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Jeb Bush confirms that Republican opposition to Trump isn't about his racism at all

Republican Presidential Candidate Jeb Bush Holds South Carolina Primary Night Gathering Mark Makela/Getty Images

More than a month after exiting the race, Jeb Bush is finally endorsing another contender for the Republican nomination for president: Ted Cruz.

In a statement, Bush made it clear that he mainly supported Cruz as an alternative to Donald Trump, praising him as "a consistent, principled conservative who has demonstrated the ability to appeal to voters and win primary contests," and who can "overcome the divisiveness and vulgarity Donald Trump has brought into the political arena."

At first glance, this sounds like he's objecting to the same things about Trump that the mainstream press and left-of-center voters object to: Trump's racism, his demonization of Muslims and other vulnerable minorities, and his appeal to base white nationalist sentiment.

But the fact that Bush is endorsing Cruz suggests his opposition to Trump isn't about anti-racism at all. Indeed, Cruz is also vocal about his anti-Muslim views. By endorsing Cruz as an acceptable candidate, Bush is revealing a lot about what establishment Republicans do and don't find objectionable about Trump, and confirming that #NeverTrump has very little to do with opposing Trump's underlying racist ideas.

Elite Republican opposition to Trump isn't about racism

Bush's insistence that Cruz is capable of "overcom[ing] the divisiveness and vulgarity Donald Trump has brought into the political arena" comes a day after Cruz endorsed using police to racially profile and harass Muslim Americans:

This plan clearly violates the First Amendment, and would almost certainly backfire and fail to prevent any terrorist attacks. But it's certainly divisive, and personally targets and victimizes a vulnerable ethnoreligious minority group.

Then there's the fact that Cruz takes advice from notorious anti-Muslim bigot Frank Gaffney, who has said that President Obama "not only identifies with Muslims, but actually may still be one himself" and has accused everyone from Hillary Clinton aide Huma Abedin to Grover Norquist of being part of Muslim Brotherhood schemes to infiltrate the US government. Gaffney is currently spearheading an effort to push Norquist off the National Rifle Association's board of directors because of his role "as an agent of influence for assorted Islamic supremacists."

Another Cruz adviser (who's also involved in the anti-Norquist effort) is retired Lt. Gen. William "Jerry" Boykin, who first came to fame in 2003 when he said of a Muslim warlord in Somalia, "I knew that my God was a real God, and his was an idol." He also said that Islamists hate America "because we're a Christian nation, because our foundation and roots are Judeo-Christian and the enemy is a guy named Satan." Boykin has not exactly moderated with age:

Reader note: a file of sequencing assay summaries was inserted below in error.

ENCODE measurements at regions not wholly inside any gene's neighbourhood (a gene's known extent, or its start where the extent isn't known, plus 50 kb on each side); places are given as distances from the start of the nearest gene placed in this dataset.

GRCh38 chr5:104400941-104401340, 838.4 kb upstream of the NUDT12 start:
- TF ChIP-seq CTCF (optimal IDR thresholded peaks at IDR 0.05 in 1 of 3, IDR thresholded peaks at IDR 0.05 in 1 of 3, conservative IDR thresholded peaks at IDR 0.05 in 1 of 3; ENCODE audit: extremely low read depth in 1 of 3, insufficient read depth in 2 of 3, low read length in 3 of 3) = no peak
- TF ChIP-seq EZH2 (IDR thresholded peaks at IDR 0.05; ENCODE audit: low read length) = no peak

The fact that Republican elites like Jeb Bush, Mitt Romney, and Lindsey Graham are all lining up behind a candidate who wants to harass Muslim Americans on the basis of their religion, and whose advisers are a murderer's row of the worst anti-Muslim bigots in America, tells us something about exactly why Donald Trump has become so anathema to establishment conservatives.

Their endorsements clarify that the Republican #NeverTrump movement has basically nothing to do with sincere concern about Trump's racism. If it did, that would also rule Cruz out of contention. The fact that Cruz is somehow acceptable suggests that the real root of the anti-Trump loathing is something else: perhaps a fear that Trump's style is too dictatorial, or concern over his past comments on abortion, health care, and wealth taxation or over his current apostasies on trade and entitlement reform.

This comes through if you read the more intellectual representatives of #NeverTrumpism. "[Trump] invites the right to succumb to a shallow caricature of itself," Yuval Levin writes at National Review, "and to turn its prospects, and the nation’s, over to someone who shows not the slightest inkling of concern for the Constitution, the limits of government power, the freedom of the individual, or the traditions and principles of the American republic — let alone any prudence, discipline, or vision."

Levin alludes to the violence at Trump's rallies, and to his "demagoguery," but Trump's calls to ban Muslim immigration and his racist fearmongering about Mexican Americans go unmentioned. This isn't to say that Trump's — and Cruz's — bigotry don't bother anti-Trump conservatives. But the issue is not deemed of sufficient importance to rule out Cruz as well.

It might be tempting for left-of-center people horrified by the rise of Trump to find common cause with his conservative detractors, especially as the revolt against Trump among Republicans is genuinely unprecedented in scale. But the thing that concerns Democrats and many independents about Trump is that he is a racist and an Islamophobe who relies on white supremacist sentiment and fear to drive his support.

But Jeb Bush, Mitt Romney, and the like are also lining up behind a candidate who relies on white supremacist sentiment and fear to drive his support. His name just happens to be Ted Cruz.